Theories, Hypotheses, and Error
Science is a dynamic, methodical, approach to acquiring knowledge about the natural world. One element of the scientific method is a hypothesis, which provides a possible explanation for a particular observation. The hypothesis reflects the state of knowledge before the experiment has been performed. A hypothesis does not need to be correct, but it must be testable. A hypothesis has the potential to be falsified if data suggests another explanation for the observations. Some hypotheses are confirmed by numerous experiments conducted by many scientists and these, such as gravity, and a round earth, become theories.
A theory is a coherent set of hypotheses which have been confirmed through repeated experimental tests. Theories are not easily discarded because a great deal of evidence supports them. For example, if you fall off a building you do not have a possibility of floating because "gravity is just a theory". One theory discarded in the face of new evidence was the earth-centered view of the planetary orbits. The earth- centered view held that the sun and planets orbit the earth. This was falsified by the Copernican system which places the sun at the center of planetary orbits.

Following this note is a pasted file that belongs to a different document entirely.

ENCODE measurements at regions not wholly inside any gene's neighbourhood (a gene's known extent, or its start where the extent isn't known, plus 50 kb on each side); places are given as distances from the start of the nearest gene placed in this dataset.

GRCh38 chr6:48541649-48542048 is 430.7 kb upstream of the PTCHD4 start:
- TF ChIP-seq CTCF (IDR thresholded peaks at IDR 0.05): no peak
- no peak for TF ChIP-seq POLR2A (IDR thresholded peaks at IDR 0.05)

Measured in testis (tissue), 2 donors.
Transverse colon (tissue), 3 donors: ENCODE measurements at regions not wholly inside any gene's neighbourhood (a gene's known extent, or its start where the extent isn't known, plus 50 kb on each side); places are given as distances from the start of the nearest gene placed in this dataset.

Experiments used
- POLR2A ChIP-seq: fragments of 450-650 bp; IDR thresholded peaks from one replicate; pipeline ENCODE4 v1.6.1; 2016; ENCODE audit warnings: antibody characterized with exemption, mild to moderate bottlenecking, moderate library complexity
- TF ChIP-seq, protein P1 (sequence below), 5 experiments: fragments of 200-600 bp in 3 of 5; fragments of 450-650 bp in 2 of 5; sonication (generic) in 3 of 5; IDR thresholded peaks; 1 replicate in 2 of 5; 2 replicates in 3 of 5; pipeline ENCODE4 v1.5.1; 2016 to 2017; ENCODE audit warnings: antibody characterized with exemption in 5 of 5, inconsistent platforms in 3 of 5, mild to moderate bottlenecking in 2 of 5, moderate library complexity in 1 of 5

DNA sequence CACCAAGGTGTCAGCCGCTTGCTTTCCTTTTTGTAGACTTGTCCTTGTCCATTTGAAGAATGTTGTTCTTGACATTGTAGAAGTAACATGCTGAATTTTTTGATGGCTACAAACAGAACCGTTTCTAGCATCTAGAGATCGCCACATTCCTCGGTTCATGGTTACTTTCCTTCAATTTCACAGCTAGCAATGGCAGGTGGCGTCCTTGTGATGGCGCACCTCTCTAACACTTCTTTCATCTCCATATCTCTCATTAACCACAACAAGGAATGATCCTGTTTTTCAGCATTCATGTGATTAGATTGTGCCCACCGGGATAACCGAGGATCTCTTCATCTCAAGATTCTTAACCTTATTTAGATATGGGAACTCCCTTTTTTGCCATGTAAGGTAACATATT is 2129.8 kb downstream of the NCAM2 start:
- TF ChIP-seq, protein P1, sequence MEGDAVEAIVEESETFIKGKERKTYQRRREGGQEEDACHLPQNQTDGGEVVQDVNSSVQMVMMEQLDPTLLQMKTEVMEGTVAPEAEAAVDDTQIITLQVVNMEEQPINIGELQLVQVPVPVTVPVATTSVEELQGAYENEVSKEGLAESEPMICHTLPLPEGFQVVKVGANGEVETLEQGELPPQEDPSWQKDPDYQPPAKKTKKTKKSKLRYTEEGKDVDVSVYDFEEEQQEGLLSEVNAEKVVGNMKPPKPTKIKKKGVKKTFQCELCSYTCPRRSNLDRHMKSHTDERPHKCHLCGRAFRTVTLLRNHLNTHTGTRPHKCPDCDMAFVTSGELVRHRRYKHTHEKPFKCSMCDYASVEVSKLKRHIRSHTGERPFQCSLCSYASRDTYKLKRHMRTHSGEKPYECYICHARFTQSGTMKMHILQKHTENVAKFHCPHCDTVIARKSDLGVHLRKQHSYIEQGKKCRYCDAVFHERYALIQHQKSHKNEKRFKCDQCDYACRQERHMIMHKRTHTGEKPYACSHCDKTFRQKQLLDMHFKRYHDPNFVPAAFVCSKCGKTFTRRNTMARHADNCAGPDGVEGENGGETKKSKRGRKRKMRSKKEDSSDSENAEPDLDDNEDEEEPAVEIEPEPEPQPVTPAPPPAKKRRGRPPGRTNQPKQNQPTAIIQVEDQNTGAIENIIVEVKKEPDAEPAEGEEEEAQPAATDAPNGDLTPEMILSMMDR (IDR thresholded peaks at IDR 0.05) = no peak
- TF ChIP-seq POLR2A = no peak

The scientific method attempts to eliminate two general types of experimental error. Random error occurs due to the imperfection of instruments that measure data. Another source of error in experimentation is bias. A preference, or bias, for a certain outcome. may lead us to unconsciously ignore data that does not fit our hypothesis.
It is important to add proper controls and standards to eliminate bias. All data must be treated equally. Data that does not "fit" may in fact indicate a new and important finding. Scientists present findings in journals and at meetings so that the scientific community can evaluate the merits of the work. It is important that other scientists be able to repeat the experiment and yield the same results.